The Tigers, after losing Alex Avila to the White Sox, were in the market for some catching insurance. The club is committed to James McCann but there’s a whole other roster spot reserved for a catcher and the only internal option is a very replacement level Bryan Holaday. Enter Jarrod Saltalamacchia.
On Sunday, the Tigers signed him to a one-year deal for the league minimum (~$550K) and he will compete for a spot in Spring Training. Salty is still drawing a paycheck from the Marlins, who cut him last April, so the Tigers get to have him for basically no money. And anything that doesn’t take money away from another place is worth trying. No need to discuss the merits of the deal because there’s no downside. Salty doesn’t block a surprise prospect, he doesn’t steal time from McCann if McCann is playing well, and he doesn’t even stand in the way if the Tigers stumbled their way into a trade for a better player.
If you’re looking for a rundown of the newest Tiger, it’s pretty simple. Salty is a switch-hitting catcher who was a highly touted young prospect. Nine MLB seasons later, he’s had one good season (2013). He’s pretty regularly been in the 95-100 wRC+ range, which is above average for a catcher, but he’s somewhere between not very good and pretty darn bad behind the plate. He’s a poor framer, an average blocker at best, and doesn’t command the running game. He’s a bat first guy without much bat.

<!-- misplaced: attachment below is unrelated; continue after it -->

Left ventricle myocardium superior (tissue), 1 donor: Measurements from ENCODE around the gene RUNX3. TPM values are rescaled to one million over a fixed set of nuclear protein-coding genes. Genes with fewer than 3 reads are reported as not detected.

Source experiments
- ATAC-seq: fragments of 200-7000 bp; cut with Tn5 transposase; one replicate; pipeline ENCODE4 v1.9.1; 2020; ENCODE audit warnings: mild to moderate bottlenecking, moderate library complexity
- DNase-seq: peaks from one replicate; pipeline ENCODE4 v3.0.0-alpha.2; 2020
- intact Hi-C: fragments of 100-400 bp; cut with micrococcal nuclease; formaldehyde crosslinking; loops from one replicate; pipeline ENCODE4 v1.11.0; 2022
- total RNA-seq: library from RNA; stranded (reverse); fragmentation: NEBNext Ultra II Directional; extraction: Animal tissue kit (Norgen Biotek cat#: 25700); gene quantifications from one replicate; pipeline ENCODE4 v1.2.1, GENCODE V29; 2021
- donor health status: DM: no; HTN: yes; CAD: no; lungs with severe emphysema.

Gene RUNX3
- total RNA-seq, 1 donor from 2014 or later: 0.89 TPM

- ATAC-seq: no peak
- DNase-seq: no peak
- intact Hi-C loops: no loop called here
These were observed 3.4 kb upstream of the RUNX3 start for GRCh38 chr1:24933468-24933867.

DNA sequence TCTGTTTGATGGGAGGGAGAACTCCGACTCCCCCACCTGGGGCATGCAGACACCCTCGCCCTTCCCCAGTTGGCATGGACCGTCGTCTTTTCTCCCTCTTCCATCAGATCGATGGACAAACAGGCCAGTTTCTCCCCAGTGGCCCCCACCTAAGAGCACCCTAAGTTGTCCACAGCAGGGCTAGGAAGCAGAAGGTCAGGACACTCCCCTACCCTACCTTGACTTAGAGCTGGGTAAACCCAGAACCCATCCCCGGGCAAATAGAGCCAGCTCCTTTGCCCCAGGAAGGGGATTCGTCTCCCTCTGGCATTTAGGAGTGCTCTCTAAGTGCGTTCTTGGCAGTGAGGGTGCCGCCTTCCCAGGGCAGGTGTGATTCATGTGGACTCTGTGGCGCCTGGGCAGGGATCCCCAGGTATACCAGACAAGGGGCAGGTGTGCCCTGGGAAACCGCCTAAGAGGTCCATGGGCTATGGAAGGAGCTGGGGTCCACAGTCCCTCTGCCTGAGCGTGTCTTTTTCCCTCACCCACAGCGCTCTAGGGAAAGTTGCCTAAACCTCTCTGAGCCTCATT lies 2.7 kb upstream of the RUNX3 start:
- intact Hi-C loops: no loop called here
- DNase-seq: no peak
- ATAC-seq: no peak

He had a good 46 PA against lefties in 2015, but has been absolutely awful from the right side of the plate in his previous work. Against righties, however, he’s a decent enough hitter who can provide some power (.195 career ISO). He’s a three true outcomes type who is only useful as a bat-only catcher versus RHP, but while that’s not an exciting player, it’s a player that’s cool if he’s free.
If things go well, he can provide some power off the bench and on days when McCann needs a break. He could provide half a win and be an improvement over Holaday and there is some upside if he runs into enough fastballs from righties. This isn’t a major move, and anything above replacement level is a net positive for the club. If things go poorly, the Tigers release him at virtually no cost.
We’re also probably in for some good “salt” related puns, so that makes the move worth it no matter way.